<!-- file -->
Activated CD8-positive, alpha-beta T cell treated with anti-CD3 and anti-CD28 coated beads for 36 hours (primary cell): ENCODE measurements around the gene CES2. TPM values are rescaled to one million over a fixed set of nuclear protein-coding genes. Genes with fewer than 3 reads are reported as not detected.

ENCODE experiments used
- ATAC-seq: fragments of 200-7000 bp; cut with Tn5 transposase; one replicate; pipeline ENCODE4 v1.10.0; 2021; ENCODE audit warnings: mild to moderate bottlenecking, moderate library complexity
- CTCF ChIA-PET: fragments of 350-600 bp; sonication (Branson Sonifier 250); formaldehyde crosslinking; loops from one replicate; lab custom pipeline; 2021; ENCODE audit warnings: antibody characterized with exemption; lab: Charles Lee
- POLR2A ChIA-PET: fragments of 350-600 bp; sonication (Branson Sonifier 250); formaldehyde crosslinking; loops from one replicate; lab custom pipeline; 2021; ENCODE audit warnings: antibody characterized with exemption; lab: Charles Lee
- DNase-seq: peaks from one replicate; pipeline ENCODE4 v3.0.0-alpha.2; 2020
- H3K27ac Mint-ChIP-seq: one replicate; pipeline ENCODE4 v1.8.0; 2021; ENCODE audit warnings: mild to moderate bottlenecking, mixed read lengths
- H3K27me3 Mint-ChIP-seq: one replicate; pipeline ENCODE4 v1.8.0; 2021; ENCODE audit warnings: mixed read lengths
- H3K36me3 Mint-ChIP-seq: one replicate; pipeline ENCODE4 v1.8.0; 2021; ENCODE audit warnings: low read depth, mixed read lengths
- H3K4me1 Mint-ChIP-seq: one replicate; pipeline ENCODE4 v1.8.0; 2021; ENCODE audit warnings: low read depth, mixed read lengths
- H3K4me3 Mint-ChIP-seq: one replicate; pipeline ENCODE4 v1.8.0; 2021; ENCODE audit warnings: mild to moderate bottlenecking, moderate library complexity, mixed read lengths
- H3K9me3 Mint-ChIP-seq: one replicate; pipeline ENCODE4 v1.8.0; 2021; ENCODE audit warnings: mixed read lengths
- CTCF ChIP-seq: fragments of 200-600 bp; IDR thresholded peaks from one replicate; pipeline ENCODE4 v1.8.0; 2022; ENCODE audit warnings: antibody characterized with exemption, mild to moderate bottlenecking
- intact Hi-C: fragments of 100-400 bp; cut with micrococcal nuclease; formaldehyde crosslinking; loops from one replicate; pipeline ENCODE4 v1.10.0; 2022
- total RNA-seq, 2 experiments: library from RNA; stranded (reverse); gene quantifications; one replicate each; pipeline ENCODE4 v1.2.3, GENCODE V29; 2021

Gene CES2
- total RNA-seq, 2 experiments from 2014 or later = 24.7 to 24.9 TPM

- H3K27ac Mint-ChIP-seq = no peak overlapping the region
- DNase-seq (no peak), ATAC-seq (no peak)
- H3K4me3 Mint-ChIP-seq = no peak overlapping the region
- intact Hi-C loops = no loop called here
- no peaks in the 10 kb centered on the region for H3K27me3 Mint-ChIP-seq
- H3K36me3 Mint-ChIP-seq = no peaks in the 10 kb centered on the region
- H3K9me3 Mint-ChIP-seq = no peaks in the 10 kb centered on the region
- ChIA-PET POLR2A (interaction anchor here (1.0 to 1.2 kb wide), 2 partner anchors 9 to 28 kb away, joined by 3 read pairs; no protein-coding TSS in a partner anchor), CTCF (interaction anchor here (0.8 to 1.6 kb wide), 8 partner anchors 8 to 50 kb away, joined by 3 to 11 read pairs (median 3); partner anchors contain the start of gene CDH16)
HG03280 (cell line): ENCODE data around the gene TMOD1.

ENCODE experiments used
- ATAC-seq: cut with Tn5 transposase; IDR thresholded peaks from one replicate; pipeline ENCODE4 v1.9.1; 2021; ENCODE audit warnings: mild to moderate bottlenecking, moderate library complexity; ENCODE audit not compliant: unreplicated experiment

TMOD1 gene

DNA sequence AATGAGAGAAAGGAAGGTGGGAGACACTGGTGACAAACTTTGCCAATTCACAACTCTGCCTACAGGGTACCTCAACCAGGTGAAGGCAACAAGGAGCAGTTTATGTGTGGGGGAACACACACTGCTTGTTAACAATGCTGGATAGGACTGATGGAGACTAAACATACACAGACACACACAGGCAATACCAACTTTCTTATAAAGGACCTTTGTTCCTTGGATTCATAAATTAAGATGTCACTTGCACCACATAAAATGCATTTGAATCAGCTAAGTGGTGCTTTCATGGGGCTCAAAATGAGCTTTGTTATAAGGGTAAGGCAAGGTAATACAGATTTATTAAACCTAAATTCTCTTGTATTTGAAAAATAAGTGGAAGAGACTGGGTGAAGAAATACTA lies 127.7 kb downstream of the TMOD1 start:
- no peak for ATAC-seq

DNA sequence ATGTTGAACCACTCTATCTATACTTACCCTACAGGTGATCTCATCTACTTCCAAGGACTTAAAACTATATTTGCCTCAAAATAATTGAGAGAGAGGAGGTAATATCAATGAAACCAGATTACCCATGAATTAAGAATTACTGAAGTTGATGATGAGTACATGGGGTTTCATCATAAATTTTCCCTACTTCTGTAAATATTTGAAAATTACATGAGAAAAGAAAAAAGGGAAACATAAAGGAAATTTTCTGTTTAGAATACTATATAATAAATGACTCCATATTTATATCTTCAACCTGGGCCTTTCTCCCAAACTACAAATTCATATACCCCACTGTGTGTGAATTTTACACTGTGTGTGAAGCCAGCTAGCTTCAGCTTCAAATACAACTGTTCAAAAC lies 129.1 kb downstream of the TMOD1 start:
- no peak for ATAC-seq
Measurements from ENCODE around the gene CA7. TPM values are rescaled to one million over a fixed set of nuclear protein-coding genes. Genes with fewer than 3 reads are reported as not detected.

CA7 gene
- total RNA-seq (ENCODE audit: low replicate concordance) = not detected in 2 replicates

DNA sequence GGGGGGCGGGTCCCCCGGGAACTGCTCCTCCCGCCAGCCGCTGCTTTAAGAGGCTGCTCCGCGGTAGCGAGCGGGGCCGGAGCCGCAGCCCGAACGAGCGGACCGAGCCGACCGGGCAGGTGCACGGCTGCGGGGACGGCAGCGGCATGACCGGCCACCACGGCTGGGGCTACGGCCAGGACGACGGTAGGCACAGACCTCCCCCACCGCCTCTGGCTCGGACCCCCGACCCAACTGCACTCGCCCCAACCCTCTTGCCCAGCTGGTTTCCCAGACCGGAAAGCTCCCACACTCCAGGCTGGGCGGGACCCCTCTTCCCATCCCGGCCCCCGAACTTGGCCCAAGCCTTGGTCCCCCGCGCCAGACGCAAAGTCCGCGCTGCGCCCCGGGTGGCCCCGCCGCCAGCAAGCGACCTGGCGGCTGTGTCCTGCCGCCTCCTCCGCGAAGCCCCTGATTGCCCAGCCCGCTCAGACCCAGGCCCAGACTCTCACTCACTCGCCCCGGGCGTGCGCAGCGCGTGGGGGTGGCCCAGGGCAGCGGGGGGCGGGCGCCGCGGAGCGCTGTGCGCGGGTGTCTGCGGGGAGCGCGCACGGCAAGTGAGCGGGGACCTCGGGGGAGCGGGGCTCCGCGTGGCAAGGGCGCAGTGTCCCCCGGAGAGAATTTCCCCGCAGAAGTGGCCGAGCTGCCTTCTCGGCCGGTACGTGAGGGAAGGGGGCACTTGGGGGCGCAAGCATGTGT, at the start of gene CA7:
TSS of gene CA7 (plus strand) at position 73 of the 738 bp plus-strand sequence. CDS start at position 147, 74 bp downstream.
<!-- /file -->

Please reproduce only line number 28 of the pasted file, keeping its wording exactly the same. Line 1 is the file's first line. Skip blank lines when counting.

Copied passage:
- ATAC-seq: cut with Tn5 transposase; IDR thresholded peaks from one replicate; pipeline ENCODE4 v1.9.1; 2021; ENCODE audit warnings: mild to moderate bottlenecking, moderate library complexity; ENCODE audit not compliant: unreplicated experiment